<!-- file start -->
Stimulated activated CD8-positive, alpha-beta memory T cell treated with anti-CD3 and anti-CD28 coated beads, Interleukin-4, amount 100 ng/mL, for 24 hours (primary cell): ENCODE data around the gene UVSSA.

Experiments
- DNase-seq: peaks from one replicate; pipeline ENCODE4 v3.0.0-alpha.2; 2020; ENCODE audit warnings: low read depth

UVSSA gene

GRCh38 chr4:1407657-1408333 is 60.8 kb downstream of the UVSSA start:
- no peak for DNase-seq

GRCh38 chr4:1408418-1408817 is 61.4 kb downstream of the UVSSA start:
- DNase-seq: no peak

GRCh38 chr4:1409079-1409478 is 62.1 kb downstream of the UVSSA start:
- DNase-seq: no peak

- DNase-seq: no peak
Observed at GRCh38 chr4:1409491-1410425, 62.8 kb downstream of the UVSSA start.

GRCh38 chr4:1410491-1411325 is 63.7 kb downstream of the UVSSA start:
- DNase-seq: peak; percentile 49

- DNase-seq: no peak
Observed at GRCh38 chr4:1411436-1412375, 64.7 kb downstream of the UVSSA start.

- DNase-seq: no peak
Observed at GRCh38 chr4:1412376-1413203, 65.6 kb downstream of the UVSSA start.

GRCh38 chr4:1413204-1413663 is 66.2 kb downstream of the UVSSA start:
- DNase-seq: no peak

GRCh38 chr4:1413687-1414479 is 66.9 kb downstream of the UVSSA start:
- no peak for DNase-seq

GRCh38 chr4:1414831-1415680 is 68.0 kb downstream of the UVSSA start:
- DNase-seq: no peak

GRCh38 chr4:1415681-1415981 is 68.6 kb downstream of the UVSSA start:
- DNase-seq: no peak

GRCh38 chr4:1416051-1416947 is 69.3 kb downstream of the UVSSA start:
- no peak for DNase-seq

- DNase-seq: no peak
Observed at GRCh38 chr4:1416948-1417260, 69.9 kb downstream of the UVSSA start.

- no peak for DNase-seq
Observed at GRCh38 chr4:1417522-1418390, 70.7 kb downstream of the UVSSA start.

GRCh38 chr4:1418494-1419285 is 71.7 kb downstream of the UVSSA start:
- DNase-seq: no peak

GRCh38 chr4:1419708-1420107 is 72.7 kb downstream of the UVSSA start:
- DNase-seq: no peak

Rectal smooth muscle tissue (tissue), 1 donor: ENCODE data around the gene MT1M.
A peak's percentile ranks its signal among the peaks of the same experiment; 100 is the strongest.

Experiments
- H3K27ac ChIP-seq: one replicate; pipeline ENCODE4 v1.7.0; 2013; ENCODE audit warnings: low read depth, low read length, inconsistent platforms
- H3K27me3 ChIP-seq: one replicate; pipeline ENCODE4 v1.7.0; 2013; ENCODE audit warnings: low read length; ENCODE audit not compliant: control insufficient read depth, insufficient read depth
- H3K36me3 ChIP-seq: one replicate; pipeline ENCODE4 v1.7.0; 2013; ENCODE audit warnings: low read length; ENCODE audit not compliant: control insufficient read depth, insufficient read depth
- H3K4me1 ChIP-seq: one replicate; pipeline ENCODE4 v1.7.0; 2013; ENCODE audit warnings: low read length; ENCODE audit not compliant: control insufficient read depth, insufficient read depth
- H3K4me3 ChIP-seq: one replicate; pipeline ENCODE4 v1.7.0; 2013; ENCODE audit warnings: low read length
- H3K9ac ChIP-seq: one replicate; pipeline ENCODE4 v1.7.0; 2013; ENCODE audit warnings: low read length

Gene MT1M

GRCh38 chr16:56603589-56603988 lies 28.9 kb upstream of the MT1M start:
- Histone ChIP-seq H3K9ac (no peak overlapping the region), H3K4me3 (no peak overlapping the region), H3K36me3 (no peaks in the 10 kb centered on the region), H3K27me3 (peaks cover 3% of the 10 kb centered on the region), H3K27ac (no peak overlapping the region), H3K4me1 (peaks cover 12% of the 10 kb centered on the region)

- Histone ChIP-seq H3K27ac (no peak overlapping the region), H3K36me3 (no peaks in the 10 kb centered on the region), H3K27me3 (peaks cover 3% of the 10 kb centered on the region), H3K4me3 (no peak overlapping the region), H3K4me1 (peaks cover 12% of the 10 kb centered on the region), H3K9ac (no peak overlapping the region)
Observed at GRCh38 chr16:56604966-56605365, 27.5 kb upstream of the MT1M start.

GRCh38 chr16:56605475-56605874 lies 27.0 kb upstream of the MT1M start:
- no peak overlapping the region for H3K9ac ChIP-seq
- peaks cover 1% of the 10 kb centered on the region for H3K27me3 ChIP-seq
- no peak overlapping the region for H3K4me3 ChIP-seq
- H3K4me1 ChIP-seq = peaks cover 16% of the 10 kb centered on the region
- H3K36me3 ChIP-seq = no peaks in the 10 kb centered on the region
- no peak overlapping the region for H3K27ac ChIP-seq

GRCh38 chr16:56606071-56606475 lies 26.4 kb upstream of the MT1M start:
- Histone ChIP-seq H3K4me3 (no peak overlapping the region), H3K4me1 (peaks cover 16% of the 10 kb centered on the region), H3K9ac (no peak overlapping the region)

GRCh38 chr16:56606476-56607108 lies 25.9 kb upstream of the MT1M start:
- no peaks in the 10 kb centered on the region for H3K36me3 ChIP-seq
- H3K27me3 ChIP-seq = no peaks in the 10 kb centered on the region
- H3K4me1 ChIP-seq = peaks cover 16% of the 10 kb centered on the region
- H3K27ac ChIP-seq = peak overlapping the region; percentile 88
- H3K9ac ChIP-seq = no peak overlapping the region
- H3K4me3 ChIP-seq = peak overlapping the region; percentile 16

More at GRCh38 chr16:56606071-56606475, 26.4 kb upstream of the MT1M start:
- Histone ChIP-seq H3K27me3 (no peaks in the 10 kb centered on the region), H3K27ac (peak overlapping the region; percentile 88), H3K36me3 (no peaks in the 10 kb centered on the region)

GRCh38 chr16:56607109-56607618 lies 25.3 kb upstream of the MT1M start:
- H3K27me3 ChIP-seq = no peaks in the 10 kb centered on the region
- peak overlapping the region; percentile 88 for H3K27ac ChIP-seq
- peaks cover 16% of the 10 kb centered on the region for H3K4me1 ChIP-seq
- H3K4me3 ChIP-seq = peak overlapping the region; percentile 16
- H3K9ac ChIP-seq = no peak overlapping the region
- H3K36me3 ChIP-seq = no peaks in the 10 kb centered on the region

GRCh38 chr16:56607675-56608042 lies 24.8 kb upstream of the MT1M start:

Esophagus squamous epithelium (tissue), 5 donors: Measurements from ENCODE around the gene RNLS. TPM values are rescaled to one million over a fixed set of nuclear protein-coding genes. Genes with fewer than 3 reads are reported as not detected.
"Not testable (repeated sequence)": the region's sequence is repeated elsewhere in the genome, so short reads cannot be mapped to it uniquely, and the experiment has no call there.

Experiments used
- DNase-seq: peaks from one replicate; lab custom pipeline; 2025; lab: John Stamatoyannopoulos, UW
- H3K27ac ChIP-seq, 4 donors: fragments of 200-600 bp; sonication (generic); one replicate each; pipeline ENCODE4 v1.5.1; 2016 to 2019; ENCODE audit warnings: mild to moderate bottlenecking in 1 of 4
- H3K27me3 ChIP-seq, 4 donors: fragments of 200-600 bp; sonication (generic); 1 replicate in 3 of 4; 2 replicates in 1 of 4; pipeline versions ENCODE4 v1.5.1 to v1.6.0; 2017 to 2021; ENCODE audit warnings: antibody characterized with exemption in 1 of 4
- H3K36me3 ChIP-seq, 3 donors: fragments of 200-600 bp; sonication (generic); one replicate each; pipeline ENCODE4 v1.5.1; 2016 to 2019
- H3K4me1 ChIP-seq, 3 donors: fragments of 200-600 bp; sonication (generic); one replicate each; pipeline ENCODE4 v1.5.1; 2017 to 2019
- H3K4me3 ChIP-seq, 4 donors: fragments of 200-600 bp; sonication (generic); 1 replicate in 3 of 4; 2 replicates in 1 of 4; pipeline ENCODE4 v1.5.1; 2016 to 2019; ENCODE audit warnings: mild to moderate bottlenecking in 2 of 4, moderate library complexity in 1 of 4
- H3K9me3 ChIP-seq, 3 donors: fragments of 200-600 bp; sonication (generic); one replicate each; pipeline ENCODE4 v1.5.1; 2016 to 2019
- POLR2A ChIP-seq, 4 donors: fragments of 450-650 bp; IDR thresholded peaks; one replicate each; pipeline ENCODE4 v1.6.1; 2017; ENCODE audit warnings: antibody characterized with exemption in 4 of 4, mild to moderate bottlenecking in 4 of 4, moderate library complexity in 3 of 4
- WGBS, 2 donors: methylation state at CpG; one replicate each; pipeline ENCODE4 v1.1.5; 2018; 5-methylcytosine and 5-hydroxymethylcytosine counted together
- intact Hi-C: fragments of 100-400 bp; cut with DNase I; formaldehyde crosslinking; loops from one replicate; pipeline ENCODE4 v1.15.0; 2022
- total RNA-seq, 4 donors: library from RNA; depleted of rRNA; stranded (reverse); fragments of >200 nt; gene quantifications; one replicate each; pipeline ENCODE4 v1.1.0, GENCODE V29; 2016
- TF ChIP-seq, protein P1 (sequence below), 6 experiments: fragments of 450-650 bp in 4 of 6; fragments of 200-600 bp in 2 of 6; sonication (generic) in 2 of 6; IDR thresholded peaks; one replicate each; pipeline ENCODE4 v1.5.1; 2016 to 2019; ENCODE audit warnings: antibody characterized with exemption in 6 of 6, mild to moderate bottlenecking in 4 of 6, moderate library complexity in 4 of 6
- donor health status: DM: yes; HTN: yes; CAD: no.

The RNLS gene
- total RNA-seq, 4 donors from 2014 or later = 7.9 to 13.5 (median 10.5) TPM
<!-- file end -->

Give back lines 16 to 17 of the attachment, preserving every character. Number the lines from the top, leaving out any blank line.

Observed at GRCh38 chr4:1411436-1412375, 64.7 kb downstream of the UVSSA start.

- DNase-seq: no peak